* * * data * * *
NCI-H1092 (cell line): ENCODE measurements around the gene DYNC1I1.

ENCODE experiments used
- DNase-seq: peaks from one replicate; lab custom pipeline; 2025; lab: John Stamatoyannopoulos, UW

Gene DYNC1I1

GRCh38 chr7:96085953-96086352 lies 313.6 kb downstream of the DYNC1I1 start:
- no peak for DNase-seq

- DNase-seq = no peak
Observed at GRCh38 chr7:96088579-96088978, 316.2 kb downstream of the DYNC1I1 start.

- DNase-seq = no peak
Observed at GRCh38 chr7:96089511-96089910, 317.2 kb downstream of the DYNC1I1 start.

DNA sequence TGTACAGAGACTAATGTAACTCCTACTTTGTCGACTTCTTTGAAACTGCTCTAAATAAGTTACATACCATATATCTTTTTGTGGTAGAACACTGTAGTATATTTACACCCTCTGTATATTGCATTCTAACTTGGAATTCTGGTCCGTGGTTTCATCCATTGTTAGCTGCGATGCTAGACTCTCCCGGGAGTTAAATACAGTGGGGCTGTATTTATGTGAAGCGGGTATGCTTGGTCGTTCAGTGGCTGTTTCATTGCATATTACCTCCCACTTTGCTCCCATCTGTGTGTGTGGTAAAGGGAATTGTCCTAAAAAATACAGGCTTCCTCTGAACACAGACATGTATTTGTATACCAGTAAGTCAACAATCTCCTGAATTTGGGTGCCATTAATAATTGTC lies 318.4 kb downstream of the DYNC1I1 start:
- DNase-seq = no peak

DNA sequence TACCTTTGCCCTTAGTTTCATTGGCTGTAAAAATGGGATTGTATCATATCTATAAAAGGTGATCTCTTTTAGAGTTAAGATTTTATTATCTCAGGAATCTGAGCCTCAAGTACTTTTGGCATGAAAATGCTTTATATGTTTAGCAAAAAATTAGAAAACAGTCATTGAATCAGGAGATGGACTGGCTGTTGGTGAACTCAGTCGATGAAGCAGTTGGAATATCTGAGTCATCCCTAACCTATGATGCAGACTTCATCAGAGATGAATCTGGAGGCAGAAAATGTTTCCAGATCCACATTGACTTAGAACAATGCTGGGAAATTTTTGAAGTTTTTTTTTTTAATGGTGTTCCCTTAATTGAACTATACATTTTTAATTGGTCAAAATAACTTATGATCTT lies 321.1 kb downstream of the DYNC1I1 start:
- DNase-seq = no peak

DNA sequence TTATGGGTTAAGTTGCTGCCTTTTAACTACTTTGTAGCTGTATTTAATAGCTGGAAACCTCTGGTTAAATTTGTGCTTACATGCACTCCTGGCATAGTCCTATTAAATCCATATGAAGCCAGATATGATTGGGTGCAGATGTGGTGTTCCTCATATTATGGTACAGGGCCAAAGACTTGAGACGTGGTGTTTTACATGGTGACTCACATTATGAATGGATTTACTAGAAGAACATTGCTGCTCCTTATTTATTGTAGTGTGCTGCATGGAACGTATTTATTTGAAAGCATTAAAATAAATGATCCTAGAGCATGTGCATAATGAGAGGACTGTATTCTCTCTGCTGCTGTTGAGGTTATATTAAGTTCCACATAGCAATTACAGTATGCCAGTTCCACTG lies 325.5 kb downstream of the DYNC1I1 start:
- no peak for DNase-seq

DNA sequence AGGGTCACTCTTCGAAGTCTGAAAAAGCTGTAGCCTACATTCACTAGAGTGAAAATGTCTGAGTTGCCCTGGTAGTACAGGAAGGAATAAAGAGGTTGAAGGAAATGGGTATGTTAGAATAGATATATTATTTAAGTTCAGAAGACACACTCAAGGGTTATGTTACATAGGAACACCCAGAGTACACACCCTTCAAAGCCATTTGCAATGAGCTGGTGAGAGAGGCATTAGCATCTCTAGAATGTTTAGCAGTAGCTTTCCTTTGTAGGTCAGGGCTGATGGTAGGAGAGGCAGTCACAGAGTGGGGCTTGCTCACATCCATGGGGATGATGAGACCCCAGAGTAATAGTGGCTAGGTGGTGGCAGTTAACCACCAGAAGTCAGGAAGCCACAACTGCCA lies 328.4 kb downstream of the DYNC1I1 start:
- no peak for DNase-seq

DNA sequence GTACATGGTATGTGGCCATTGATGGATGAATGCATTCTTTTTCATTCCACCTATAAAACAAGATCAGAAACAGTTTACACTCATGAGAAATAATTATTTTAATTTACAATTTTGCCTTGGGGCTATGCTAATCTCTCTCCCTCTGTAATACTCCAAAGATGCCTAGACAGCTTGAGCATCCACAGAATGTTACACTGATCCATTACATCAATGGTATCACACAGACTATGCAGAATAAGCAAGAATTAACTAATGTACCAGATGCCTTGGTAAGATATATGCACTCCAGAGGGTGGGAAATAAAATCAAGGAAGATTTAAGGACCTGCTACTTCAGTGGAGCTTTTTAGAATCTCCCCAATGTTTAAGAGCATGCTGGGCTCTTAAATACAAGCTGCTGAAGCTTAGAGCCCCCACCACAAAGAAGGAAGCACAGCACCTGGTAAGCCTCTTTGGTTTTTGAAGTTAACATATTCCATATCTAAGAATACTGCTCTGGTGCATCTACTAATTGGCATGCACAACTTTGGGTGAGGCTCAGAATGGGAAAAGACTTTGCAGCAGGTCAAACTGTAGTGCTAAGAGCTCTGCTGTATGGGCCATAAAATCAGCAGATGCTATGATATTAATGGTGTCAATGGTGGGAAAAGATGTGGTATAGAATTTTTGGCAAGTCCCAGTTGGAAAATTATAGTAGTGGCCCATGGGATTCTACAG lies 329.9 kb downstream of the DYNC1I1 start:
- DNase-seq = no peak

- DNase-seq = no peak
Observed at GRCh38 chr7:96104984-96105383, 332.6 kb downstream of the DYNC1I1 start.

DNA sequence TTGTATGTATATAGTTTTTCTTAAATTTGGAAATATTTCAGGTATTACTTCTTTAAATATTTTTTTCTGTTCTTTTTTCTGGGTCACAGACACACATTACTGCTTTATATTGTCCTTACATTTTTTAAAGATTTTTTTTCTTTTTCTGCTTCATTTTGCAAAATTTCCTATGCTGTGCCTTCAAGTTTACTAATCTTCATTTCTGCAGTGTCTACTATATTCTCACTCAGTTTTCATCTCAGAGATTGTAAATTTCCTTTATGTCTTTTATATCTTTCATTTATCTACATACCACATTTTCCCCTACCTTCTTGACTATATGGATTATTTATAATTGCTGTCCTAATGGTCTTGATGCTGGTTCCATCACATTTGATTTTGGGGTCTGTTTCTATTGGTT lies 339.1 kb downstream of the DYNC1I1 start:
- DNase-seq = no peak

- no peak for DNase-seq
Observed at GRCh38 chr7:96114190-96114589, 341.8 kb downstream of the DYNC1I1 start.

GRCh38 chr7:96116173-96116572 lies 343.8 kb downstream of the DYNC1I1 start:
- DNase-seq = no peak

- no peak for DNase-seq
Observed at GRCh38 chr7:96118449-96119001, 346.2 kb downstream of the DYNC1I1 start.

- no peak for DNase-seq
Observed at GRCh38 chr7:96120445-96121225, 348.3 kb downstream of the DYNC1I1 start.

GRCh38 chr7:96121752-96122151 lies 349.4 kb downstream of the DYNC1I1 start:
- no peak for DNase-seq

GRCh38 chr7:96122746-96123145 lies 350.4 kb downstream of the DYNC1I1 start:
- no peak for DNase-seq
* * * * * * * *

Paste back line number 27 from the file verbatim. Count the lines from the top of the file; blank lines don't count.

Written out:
GRCh38 chr7:96116173-96116572 lies 343.8 kb downstream of the DYNC1I1 start: